Researchers studying the coronavirus and its genetic mutations revealed in a study a genetic mutation that originated in farmworkers in Spain may have contributed to the second wave in Europe, a report said.
The Financial Times reported scientists are working to determine what role, if any, variant 20A.EU1 could play in disease's transmission or lethality. Scientists are looking at the mutation's possible effect on the virus' “spike protein." The variant was found in cases across the continent, including more than 80 percent in Spain, the paper reported.
The report pointed out the study has not been published in a peer-reviewed journal. Dr. Emma Hodcroft, an evolutionary geneticist at the University of Basel, said there is no evidence the mutation “increases transmission or impacts the clinical outcome,” according to the paper.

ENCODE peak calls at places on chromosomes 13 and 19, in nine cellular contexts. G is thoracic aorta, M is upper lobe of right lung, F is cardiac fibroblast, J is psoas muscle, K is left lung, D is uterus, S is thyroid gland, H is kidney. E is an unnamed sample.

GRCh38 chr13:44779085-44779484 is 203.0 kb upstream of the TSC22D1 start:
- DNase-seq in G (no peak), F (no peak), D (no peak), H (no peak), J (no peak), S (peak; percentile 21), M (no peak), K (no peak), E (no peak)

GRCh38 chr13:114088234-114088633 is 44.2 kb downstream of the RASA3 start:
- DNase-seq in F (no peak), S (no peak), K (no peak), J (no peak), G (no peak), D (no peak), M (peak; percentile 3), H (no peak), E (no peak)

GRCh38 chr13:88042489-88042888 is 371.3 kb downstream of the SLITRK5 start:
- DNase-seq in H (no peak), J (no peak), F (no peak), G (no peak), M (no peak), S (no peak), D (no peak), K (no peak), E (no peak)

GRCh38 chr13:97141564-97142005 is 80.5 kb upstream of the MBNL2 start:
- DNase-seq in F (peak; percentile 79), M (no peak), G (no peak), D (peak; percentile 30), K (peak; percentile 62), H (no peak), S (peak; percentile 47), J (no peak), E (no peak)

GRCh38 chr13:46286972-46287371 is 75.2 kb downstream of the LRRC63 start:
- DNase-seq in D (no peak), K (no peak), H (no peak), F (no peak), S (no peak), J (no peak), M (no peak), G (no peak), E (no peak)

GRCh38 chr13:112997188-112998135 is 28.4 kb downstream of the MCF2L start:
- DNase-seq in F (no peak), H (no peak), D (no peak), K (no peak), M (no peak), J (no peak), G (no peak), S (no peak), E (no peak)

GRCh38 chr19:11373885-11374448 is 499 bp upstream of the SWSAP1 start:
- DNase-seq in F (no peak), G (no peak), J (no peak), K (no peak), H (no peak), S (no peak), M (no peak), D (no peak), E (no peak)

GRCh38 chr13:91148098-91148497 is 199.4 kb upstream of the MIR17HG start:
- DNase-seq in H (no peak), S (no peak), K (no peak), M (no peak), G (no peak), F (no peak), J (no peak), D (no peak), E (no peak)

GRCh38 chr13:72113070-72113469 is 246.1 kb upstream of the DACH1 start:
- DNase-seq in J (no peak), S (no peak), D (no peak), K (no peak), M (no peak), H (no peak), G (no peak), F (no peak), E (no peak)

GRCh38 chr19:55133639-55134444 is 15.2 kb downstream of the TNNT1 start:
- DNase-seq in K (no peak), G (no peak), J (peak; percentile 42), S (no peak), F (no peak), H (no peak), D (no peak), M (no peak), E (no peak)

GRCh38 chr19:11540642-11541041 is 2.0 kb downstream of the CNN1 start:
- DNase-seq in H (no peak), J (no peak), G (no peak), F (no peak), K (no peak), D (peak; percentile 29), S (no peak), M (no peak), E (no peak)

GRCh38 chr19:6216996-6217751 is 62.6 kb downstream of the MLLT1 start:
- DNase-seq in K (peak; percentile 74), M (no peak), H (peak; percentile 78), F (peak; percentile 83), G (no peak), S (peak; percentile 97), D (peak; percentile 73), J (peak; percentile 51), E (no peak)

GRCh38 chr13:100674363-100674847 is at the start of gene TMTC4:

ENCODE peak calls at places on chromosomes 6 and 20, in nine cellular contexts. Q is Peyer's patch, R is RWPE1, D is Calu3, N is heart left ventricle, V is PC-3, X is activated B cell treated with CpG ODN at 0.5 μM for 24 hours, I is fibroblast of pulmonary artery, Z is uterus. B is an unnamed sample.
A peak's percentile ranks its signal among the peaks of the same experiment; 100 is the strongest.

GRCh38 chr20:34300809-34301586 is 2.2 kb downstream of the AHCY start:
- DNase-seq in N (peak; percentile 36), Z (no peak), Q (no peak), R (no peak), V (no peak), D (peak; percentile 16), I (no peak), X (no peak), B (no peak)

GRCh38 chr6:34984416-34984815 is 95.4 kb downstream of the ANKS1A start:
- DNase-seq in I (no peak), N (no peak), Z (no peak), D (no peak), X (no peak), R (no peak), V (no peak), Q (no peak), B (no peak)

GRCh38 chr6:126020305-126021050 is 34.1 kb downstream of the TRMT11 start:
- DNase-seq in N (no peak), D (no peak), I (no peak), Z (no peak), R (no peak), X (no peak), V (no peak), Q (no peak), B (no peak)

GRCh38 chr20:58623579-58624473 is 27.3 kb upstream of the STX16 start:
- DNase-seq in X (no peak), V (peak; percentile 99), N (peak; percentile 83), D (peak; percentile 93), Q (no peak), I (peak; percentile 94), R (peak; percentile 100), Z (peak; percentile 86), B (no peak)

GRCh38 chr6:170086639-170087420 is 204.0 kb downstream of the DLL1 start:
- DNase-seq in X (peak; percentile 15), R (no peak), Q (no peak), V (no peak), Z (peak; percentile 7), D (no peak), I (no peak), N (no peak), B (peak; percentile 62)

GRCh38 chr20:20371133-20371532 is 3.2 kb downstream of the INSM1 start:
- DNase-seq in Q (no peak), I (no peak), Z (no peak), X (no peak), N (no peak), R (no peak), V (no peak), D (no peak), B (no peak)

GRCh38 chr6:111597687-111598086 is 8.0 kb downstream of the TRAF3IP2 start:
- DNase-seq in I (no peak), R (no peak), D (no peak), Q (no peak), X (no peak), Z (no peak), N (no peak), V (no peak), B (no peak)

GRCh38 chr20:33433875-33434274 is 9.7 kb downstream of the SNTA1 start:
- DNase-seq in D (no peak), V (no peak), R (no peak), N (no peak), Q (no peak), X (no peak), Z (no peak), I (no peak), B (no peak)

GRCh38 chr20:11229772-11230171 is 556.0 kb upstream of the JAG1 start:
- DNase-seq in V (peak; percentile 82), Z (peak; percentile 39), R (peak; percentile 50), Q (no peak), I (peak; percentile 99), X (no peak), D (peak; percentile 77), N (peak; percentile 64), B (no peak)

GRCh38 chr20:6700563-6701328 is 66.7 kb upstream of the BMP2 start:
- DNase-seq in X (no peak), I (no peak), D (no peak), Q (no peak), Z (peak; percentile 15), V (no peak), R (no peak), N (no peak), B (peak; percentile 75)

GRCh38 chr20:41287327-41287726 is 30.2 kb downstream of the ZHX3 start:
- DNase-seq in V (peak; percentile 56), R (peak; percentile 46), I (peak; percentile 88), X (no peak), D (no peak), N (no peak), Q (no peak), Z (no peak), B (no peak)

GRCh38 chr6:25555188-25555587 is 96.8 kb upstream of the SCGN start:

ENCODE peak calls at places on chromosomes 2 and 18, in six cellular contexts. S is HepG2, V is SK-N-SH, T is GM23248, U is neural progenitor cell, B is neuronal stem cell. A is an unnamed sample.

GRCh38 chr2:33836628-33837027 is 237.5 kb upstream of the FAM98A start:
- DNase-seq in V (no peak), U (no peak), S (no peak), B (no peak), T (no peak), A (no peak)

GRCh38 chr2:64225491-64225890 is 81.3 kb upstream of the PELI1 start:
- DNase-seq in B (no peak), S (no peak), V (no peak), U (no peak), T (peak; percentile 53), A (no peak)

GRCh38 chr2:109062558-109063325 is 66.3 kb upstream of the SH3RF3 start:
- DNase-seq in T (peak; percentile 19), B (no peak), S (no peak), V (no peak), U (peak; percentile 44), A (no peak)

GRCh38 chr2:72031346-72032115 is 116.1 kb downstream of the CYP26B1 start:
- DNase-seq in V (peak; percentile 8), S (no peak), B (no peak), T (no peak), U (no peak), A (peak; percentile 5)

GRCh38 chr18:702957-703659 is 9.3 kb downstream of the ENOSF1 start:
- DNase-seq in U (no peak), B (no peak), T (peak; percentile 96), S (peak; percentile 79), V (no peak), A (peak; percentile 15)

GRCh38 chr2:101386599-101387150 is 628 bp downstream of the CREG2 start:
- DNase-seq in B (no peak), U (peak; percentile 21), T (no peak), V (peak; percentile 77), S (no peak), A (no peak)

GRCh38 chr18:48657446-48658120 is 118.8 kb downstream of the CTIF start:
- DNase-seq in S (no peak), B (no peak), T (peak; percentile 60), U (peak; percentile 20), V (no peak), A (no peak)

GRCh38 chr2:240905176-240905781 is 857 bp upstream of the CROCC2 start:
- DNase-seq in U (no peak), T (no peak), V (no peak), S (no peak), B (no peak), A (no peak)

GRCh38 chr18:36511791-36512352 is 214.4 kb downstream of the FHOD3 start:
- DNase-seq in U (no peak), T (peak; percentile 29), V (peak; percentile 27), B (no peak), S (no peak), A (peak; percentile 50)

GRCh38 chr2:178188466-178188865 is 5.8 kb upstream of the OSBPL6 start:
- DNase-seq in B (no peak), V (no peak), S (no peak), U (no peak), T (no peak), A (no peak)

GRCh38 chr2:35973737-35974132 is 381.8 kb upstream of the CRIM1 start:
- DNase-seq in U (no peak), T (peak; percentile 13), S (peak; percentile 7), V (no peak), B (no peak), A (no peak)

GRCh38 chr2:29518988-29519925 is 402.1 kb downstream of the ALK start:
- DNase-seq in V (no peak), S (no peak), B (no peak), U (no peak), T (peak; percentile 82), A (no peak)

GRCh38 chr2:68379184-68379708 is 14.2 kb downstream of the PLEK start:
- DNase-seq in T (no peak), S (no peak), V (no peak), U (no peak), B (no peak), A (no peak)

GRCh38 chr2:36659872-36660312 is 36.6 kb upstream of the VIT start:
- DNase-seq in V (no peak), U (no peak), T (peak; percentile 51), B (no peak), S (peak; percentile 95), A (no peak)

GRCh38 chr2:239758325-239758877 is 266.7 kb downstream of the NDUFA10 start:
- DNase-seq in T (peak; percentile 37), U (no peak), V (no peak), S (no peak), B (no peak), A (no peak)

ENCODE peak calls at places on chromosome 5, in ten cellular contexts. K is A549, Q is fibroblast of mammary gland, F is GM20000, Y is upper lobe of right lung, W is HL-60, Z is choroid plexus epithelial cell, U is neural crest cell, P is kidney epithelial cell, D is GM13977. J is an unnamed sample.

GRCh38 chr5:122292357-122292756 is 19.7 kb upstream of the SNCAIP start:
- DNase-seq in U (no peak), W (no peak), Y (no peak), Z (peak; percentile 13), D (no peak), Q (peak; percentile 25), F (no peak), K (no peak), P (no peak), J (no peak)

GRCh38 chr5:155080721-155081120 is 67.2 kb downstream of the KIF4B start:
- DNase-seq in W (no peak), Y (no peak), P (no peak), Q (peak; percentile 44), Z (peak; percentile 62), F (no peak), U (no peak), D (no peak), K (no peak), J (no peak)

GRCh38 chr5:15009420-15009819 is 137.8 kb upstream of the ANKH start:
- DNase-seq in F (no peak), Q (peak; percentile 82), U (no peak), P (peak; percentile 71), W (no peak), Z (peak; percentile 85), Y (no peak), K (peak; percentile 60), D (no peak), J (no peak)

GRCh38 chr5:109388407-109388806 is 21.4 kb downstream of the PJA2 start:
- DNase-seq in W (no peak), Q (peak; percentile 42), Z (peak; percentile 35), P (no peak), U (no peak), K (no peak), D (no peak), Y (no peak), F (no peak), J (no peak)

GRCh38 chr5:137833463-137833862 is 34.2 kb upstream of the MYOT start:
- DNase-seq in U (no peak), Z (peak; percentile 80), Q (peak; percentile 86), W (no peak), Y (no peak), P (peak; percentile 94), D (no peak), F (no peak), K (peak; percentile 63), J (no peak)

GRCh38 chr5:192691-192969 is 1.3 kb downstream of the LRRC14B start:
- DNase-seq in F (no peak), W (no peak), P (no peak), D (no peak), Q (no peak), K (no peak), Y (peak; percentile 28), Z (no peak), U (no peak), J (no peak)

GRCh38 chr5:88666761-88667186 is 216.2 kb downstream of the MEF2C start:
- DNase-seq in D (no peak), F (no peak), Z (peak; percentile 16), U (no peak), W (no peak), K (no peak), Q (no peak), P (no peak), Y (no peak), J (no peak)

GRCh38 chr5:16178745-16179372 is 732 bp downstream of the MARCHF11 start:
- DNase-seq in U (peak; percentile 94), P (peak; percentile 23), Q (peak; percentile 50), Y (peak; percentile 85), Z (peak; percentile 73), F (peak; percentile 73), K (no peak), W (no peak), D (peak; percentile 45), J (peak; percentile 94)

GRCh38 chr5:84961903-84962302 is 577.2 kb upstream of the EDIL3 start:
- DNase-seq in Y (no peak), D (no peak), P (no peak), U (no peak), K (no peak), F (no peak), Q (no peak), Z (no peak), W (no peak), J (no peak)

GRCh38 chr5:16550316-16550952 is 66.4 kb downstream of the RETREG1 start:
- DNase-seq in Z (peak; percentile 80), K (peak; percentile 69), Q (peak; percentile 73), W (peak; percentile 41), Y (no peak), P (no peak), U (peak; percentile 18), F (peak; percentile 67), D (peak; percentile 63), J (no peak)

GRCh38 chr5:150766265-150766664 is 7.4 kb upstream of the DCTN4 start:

A new wave of lockdowns and business closings swept across France, Germany and other places in Europe as surging coronavirus infections there and in the U.S. wipe out months of progress against the scourge on two continents.
European Commission President Ursula von der Leyen said, “We are deep in the second wave. I think that this year’s Christmas will be a different Christmas.”
The Associated Press contributed to this report